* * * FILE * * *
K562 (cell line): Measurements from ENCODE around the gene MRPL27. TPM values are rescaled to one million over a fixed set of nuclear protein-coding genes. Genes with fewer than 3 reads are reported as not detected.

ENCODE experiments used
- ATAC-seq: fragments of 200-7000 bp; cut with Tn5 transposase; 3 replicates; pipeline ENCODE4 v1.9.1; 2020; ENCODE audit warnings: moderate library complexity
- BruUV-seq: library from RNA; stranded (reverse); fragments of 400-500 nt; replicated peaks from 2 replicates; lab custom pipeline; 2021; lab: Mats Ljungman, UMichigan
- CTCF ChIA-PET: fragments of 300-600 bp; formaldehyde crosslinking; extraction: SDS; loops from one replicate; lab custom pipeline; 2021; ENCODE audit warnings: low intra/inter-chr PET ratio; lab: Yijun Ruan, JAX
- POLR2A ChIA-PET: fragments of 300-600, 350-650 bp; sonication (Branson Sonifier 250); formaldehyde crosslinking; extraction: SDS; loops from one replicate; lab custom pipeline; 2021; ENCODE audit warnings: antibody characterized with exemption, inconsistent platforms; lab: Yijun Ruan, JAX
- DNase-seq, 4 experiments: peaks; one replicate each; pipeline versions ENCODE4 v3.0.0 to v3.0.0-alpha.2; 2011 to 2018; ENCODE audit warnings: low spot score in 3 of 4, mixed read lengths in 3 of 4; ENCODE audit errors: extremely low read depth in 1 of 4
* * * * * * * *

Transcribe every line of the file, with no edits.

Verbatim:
K562 (cell line): Measurements from ENCODE around the gene MRPL27. TPM values are rescaled to one million over a fixed set of nuclear protein-coding genes. Genes with fewer than 3 reads are reported as not detected.

ENCODE experiments used
- ATAC-seq: fragments of 200-7000 bp; cut with Tn5 transposase; 3 replicates; pipeline ENCODE4 v1.9.1; 2020; ENCODE audit warnings: moderate library complexity
- BruUV-seq: library from RNA; stranded (reverse); fragments of 400-500 nt; replicated peaks from 2 replicates; lab custom pipeline; 2021; lab: Mats Ljungman, UMichigan
- CTCF ChIA-PET: fragments of 300-600 bp; formaldehyde crosslinking; extraction: SDS; loops from one replicate; lab custom pipeline; 2021; ENCODE audit warnings: low intra/inter-chr PET ratio; lab: Yijun Ruan, JAX
- POLR2A ChIA-PET: fragments of 300-600, 350-650 bp; sonication (Branson Sonifier 250); formaldehyde crosslinking; extraction: SDS; loops from one replicate; lab custom pipeline; 2021; ENCODE audit warnings: antibody characterized with exemption, inconsistent platforms; lab: Yijun Ruan, JAX
- DNase-seq, 4 experiments: peaks; one replicate each; pipeline versions ENCODE4 v3.0.0 to v3.0.0-alpha.2; 2011 to 2018; ENCODE audit warnings: low spot score in 3 of 4, mixed read lengths in 3 of 4; ENCODE audit errors: extremely low read depth in 1 of 4